Yonkers officials dismiss community center operators due to apparent financial mismanagement

The mayor said a September 2022 letter from the Barack Obama Foundation to the non-profit Nepperhan Community Center LLC concerned him and the city council.

Ben Nandy

Apr 19, 2024, 10:18 PM

Updated 29 days ago


Yonkers Mayor Mike Spano said it is time for the city to take over the crumbling Nepperhan Community Center on Warburton Avenue after more than a year of investigation into the nonprofit that had been contracted to operate it.
The mayor said a September 2022 letter from the Barack Obama Foundation to the nonprofit Nepperhan Community Center LLC concerned him and the city council.
The Obama Foundation representative told the nonprofit's former leader Jim Bostic in the letter that the foundation would no longer provide a yearly grant of $250,000.
The foundation rep wrote that NCC failed to immediately provide a full salary to the center's community coordinator, which was required by the grant agreement.
He also wrote that other NCC staff had occasionally received paychecks that bounced because of insufficient funds in NCC's operating accounts.
The Obama Foundation would not provide additional information to curious city officials, Mayor Spano said, so the city council requested an investigation into NCC by the city's inspector general.
"It was clear the city had to make a drastic move," Spano said during an interview at his office Friday morning.
In the IG Liam McLaughlin's report, released Thursday afternoon, McLaughlin wrote that he confirmed the center's community coordinator had not been fully paid, and that he learned of other evidence of financial mismanagement by the NCC.
"Our investigation revealed that in January 2024 the US Internal Revenue Service revoked NCC's tax exempt status for failure to file their 990 tax returns for the organizations exempt from income tax for the last three years, 2020, 2021 and 2022," McLaughlin wrote, adding that NCC is applying for tax exempt status under a slightly different name, the Nepperhan Cultural Center.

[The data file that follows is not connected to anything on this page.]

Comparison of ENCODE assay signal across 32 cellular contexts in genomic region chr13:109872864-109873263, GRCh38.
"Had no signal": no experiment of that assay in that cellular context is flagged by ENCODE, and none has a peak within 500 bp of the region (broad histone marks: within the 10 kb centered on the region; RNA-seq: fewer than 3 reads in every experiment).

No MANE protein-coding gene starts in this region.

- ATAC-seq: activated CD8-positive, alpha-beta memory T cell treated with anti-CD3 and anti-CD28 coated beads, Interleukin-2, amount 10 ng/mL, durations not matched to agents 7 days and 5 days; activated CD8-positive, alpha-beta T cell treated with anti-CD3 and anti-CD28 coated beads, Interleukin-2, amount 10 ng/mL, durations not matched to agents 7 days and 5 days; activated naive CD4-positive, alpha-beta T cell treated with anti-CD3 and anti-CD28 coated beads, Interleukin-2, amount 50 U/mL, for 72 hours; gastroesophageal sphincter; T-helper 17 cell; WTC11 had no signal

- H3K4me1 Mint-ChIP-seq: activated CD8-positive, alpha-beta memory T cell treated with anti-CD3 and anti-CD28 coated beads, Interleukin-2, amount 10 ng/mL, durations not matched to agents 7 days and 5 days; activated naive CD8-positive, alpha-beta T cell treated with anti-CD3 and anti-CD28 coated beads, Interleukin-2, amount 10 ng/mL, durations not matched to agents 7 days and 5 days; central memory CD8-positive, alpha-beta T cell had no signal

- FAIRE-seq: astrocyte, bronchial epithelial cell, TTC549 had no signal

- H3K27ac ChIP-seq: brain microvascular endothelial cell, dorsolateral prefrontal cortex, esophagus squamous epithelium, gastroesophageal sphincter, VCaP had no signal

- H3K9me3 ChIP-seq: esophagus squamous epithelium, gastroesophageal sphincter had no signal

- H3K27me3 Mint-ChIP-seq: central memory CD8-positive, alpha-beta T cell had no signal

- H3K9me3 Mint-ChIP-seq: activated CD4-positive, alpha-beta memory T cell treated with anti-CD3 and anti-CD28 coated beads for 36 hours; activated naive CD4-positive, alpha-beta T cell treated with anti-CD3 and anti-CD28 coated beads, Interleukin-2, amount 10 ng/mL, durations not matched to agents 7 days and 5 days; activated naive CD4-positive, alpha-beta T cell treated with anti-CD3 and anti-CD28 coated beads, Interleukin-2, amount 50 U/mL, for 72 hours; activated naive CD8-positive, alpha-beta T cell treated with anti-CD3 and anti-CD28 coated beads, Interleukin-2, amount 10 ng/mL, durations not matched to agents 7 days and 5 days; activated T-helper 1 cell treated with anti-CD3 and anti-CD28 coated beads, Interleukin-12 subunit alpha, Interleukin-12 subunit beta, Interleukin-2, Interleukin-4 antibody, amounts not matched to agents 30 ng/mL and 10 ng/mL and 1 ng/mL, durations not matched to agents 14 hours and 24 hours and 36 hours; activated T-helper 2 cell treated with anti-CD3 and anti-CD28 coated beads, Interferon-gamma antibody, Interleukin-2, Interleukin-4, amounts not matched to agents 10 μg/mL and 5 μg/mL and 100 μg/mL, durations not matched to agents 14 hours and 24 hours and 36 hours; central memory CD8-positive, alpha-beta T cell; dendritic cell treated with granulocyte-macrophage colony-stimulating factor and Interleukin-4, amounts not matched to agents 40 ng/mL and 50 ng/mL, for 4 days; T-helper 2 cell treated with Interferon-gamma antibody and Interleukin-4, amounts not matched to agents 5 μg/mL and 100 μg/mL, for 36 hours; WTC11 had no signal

McLaughlin also wrote that NCC owes the city more than $204,000 in back rent and utilities, that the NCC comingled funds in one account, and the community center's leadership needs an overhaul.
Spano noted all those points as reasons for terminating the city's agreement with NCC to operate programs at the city-owned building, and added one more: the apparent lack of repairs and neglect of facilities inside and outside the building.
"They've lost their not-for-profit status. There are IRS issues. There are debt issues, and the building is deplorable," Spano said.
Former NCC Executive Director Jim Bostic retired soon after NCC received the Obama Foundation's letter.
Bostic declined an on-camera interview.
He said over the phone that he believes he is being blamed for problems that he could not control, like those that arose during the Covid-19 pandemic .
Bostic said former Governor Andrew Cuomo's decision to freeze grant awards for 10 months from 2020 to 2021 is a good example of cashflow disruption his and other charities faced.
Bostic said he suspects the city simply wanrs to clear out the center and sell it.
Mayor Spano said, unequivocally, that is not true.
"We're going to do a clean break for now, and make sure that the public doesn't feel the pressure of that place being closed," he said, "because it will not be closed. It certainly will not be closed under my watch."
Spano praised the staff and board for providing quality programs at the center, especially programs for children, and said those programs will not change nor will there be any break in programming as leadership transitions.
Spano said the current director and board members are good people who "just couldn't make it work."
The NCC's current executive director and board president were not available for comment.
The board's attorney, Lawrence Sykes, said the board will meet on Saturday, and then issue a response to the IG's report after the meeting.

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